http://www.pledgefordemocracy.org/

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The army of “revolving door” lobbyists bidding for the financial services industry is even larger that we thought. After combing through Senate lobbying disclosure records, we reported in November that at least 940 lobbyists in the financial services sector.

This week, we partnered with the Center for Responsive Politics (CRP) on an update to that report that included data from CRP’s in-house revolving doors database (catching lobbyists who do not report to their employment histories on their lobbying disclosure forms) as well as Senate records showing an additional two reporting quarters.

The result: At least 1,447 of the lobbyists employed by the financial services sector since 2009 previously held a government job. That is nearly 56 percent of the 2,603 lobbyists, all told, who worked for the sector in the time period.

Among these “revolving doors” are 73 former (more…)

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If you missed “Building Transparency,” the live online forum last Friday about how the Obama administration is doing in terms of transparency and open government, you can watch the entire two-hour program online. (more…)

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On his first full day in office, President Barack Obama committed his administration “to creating an unprecedented level of openness in government.”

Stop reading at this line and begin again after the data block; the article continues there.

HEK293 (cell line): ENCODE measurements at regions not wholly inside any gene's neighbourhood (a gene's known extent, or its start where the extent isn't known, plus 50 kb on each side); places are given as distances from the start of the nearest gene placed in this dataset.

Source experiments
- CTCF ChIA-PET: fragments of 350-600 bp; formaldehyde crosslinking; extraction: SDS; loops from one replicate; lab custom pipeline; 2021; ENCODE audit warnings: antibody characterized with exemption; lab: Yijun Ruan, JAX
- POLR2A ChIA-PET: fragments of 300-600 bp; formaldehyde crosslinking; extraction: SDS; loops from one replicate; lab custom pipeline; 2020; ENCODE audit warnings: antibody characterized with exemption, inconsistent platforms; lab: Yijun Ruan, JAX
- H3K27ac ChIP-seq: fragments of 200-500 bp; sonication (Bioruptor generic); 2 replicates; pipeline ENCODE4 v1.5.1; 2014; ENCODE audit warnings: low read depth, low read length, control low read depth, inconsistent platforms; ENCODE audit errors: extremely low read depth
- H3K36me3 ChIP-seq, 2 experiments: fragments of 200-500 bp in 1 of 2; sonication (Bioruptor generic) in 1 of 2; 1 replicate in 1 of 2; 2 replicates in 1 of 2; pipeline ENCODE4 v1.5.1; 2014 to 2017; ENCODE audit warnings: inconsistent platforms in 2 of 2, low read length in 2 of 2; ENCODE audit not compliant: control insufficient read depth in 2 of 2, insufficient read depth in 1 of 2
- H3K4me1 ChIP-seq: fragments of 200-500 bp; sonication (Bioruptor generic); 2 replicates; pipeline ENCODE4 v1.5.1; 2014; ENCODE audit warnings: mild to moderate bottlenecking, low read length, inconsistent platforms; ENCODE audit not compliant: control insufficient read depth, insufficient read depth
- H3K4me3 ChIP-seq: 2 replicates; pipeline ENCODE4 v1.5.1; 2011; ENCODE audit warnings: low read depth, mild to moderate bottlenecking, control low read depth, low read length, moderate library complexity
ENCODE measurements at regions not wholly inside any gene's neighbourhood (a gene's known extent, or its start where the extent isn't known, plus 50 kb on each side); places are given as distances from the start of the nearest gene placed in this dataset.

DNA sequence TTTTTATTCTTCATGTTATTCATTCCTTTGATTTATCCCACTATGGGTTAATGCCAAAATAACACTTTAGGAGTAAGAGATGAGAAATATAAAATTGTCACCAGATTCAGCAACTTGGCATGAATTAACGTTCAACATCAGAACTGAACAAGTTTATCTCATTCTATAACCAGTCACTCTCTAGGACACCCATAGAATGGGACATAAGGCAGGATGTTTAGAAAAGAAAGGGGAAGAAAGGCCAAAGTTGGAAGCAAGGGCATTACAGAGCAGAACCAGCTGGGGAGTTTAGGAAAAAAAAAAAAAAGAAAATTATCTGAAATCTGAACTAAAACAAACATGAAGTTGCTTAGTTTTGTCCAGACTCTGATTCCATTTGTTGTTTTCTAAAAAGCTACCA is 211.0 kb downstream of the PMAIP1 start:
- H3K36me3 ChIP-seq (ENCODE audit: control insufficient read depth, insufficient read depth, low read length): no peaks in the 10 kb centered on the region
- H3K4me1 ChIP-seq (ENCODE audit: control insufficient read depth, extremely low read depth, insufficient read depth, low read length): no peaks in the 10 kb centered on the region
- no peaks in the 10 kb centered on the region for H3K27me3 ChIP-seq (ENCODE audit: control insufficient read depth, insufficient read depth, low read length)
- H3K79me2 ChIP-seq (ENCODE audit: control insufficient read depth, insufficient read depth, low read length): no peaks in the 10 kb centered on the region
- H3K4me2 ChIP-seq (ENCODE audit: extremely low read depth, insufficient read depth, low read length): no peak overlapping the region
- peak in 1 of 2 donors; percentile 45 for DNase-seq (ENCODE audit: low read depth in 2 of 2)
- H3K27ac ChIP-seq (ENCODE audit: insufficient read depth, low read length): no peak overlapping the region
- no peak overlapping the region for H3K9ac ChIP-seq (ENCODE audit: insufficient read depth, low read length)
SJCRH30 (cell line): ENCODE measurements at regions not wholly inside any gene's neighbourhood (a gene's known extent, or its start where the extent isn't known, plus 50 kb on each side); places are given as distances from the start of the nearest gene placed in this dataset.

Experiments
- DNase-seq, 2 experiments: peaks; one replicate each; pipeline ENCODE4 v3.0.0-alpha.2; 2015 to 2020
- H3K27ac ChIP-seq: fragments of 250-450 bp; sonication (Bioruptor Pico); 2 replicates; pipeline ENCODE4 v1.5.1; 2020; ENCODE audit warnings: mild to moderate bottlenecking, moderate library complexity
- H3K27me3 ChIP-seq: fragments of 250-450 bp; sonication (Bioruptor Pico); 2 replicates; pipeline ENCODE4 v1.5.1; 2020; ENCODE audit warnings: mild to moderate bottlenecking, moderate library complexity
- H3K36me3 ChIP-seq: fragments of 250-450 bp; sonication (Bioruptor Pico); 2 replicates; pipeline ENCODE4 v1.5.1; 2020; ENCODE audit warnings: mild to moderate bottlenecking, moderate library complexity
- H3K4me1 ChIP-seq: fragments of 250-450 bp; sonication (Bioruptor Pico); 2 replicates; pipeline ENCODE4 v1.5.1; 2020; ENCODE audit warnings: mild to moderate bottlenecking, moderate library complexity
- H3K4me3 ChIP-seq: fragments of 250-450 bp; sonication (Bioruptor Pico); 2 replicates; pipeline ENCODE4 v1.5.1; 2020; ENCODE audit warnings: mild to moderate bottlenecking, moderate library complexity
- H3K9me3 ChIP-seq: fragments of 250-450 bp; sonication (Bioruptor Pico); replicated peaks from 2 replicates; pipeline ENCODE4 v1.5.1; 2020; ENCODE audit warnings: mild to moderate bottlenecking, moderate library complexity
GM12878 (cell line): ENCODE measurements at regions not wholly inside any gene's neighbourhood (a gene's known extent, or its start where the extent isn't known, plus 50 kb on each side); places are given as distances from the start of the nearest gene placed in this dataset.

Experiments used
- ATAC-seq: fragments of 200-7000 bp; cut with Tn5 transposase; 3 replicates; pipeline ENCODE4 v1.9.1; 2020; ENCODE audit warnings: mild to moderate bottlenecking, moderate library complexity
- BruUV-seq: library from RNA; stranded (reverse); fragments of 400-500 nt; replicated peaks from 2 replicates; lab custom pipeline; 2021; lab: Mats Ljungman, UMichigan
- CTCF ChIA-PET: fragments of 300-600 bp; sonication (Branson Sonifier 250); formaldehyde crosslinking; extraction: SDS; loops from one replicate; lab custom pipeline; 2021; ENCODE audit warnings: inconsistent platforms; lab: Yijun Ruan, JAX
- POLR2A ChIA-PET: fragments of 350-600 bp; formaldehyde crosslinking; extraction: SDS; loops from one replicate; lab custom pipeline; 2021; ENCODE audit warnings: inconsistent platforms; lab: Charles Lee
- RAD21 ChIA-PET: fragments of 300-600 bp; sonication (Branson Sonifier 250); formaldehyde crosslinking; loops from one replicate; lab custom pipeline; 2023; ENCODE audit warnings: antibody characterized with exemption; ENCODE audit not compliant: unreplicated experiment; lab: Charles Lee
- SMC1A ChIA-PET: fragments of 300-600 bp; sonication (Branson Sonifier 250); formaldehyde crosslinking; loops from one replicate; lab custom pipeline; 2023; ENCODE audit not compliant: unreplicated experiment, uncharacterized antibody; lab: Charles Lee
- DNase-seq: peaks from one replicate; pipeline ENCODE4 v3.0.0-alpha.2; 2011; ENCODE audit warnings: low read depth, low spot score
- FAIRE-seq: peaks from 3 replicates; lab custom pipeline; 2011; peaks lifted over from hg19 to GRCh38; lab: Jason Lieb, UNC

Do you think the President has done a good job of making the federal government more open and transparent? Or has his administration failed to overcome the culture of secrecy?

March 14 – 20 is Sunshine Week – a week in which we celebrate and examine transparency in government. Join Public Citizen and open government leaders in a live online discussion this Friday to find out just how the current White House administration is doing when it comes to openness and accountability. You can sign up at www.citizen.org/building-transparency. (more…)

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Senators bought and sold by powerful private interests. Public policy cynically manipulated to rip off constituents. Flagrant abuse of the public trust and tenacious advocates battling for the public interest, despite entrenched opposition.